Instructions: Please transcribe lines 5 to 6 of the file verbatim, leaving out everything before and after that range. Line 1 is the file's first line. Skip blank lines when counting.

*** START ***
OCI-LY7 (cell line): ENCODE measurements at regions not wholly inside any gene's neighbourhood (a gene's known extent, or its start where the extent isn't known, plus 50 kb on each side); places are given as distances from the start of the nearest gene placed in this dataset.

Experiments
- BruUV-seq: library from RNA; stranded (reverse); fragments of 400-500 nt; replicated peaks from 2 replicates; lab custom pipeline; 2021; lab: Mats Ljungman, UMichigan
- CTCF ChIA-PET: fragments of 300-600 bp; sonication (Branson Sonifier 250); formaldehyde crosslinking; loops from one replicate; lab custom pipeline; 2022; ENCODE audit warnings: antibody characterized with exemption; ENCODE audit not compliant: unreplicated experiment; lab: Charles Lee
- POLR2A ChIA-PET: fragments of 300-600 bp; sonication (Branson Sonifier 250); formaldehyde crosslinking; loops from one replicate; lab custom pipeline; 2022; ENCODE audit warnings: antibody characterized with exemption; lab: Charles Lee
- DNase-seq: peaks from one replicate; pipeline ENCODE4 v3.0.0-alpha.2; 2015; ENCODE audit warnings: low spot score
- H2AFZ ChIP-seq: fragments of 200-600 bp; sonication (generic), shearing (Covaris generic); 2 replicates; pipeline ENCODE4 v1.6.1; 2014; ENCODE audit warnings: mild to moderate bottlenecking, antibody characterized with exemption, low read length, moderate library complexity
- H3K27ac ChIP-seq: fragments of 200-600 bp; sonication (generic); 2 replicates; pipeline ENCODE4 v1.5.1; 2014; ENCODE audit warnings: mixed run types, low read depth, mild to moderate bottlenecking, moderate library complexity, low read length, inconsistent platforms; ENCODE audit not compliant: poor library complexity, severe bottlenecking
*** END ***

- POLR2A ChIA-PET: fragments of 300-600 bp; sonication (Branson Sonifier 250); formaldehyde crosslinking; loops from one replicate; lab custom pipeline; 2022; ENCODE audit warnings: antibody characterized with exemption; lab: Charles Lee
- DNase-seq: peaks from one replicate; pipeline ENCODE4 v3.0.0-alpha.2; 2015; ENCODE audit warnings: low spot score